Traveling With Children: Whose Idea Was This?

My husband is originally from Savannah, Georgia. His mother still lives there, so we make the trip several times a year. I love my boys. I love their sweet little faces, the way they smell. I love to watch them discover the world. I hate being in a car with them for seven hours.

My first born is a smart kid; he’s very inquisitive and wants to know as much as possible about as many things as possible. Truly, it’s a fantastic quality. Only it’s a terrible quality when you are in a tiny box for hours on end and he has questions about literally every word you say (not even to him). Why does this take so long? When are we seeing Gran? How long will we see her? What song is this? Why is that car pulled over? Why does dad call Gran mom? You get the idea.

My younger son is too young to ask questions or talk at all, so part of my annoyance with him is simply me knowing what’s coming and projecting, but he’s no angel on these trips. He’s hungry, so we feed him. Five minutes later, he needs to be changed. Oh, he’s hungry again; now he’s napping. And now he’s awake and angry that no one is looking at him or talking to him or otherwise treating him like the prince he is.

Has it always taken this long?

The worst part about traveling with kids is the sheer inefficiency of it all. It takes you 28 trips to get all their stuff in the car. They need to use the bathroom every 74 miles. You have to stop and let them walk around every so often, because if you don’t they will get extremely hyper, and if that happens you will contemplate throwing yourself from the vehicle as it speeds down the interstate. A trip that should take seven hours ends up taking what feels like a week and you question why anyone goes anywhere before their kids are twelve.

 

Aren’t they sweet?

In a perfect world, I’d have a driver and a sleeping pill and someone would wake me when we arrived at our destination.  Alas, we do not live in a perfect world; my driver is my husband and he expects me to have conversations with him and split the drive, so I have to come up with actual coping skills so I don’t get to Savannah (or wherever), fake my own death, and start a new life as a single woman.

  • Take a tablet with downloaded movies and shows. I can feel you judging me, and I don’t even care. Oh,  I was like you once; I balked at the idea that children couldn’t manage a long car ride without the assistance of technology. After all, I never got to watch movies on our road trips and I survived. Then I had children and I realized my mother was a saint and deserved a medal for not developing a drinking problem or leaving us at a rest stop somewhere. Let them watch movies. Their brains will not rot.
  • Take books, markers, paper, etc. Here’s the super adorable thing about kids: they stay placated for about nine and a half minutes, and then they expect you to entertain them in some new way. My child who would watch my Kindle all day long at home if I let him, only likes it for about fifteen minutes on the road. A backup plan is a mandatory. I bring books he enjoys “reading” to himself, coloring books, plain paper, and markers.
  • Let them pick the music. Assuming your music tastes are decent, your kid’s probably will be too. My son loves Jon Pardi, so we play Jon Pardi. He somehow knows every word to Despacito, so Despacito it is! This is a really fun way for him to feel like he has some say in what’s happening and we all enjoy singing along and car dancing, so it helps to pass the time.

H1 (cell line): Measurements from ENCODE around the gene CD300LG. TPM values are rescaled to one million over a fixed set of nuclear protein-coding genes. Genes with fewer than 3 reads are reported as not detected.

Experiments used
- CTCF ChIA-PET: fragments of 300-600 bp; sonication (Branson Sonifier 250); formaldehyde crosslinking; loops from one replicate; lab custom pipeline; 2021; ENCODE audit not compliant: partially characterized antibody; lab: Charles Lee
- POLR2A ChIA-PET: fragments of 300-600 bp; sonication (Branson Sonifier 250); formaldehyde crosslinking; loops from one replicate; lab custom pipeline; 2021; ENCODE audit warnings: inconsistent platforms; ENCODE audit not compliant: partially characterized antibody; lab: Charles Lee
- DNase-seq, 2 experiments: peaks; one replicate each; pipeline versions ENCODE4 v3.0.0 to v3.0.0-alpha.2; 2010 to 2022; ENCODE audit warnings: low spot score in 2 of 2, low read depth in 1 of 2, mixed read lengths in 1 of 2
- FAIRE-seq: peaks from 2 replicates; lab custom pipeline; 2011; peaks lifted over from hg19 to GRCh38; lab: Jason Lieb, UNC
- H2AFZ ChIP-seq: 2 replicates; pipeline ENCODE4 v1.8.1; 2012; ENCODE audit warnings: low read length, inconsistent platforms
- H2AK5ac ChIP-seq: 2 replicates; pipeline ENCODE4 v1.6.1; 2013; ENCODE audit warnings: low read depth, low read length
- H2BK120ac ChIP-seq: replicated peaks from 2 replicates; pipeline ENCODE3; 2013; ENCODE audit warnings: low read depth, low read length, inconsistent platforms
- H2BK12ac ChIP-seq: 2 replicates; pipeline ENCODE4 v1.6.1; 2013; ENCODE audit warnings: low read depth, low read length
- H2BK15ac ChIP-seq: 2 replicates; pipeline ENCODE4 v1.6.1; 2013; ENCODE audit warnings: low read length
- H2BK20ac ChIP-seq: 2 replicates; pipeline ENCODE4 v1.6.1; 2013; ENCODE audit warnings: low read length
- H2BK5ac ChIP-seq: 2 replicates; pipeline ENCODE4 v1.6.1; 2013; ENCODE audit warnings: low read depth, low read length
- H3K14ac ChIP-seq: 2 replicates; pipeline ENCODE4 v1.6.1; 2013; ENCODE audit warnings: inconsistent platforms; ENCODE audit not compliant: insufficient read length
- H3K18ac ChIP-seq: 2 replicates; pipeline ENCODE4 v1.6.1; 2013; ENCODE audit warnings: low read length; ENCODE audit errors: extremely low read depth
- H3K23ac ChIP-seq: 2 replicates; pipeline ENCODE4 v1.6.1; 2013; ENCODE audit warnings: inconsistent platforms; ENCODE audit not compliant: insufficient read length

• Nap. Do you have a child that will nap? Get on your knees and thank the Lord God Almighty, because I don’t. It’s seven hours of us just chatting away, answering questions. I hear most kids fall asleep in the car in no time. If that’s your kid, appreciate it. You’ve got it made.
  • Try to be patient. The truth is your kids don’t like being stuck in the car with you anymore than you like being stuck in the car with them. They don’t mean to be obnoxious; they just don’t know any other way to manage their energy and boredom. Give them a break, though it’s certainly easier said than done.

As far as I can tell, long road trips with kids make everyone crazy. Just do your best, parents. Enjoy the journey, right? RIGHT?

I want to know: Do you have any tips for surviving road trips with kids? Asking for a friend. Will literally try anything.

4 Comments

  1. I don’t even have kids, but I found myself reading your tips on how t manage kids in the car:) I really like how you write! I feel like I’m just listening to a conversation rather than reading a post, which is really cool! I know when I was little, we used to go from Georgia to Michigan. I don’t remember the drive too much, but my dad used to say that we played the listened plate game, where we tried to find as many states as possible. And now, I’ve seen cute printables on Pinterest where the kids can actually color in the plates as they see them? Although that might be better for a cross-country trip, but still, it sounds cute!

    Reply

    • We played the alphabet game and survived. Like I said, my mom is a saint. lol. I’m so glad you enjoyed it, despite not having kids; consider it early advice, if you ever have kids. 😆 I love that it feels like a conversation! That’s what I’m shooting for!

      Reply

  2. Great tips and absolutely no judging regarding the tablet. One thing I have learned is to lower or remove the expectations. This can be expectations around travel time, things you plan to do/see, etc. Once I removed the expectations and truly focused on the adventure, the experience, and spending time together I had less stress and found more enjoyment in the trip.

    Reply

    • That’s such a good point, Heather! I’ve also found myself think Ben should handle a road trip the way I do. He’s four, and that’s unfair! Definitely agree with you!

      Reply

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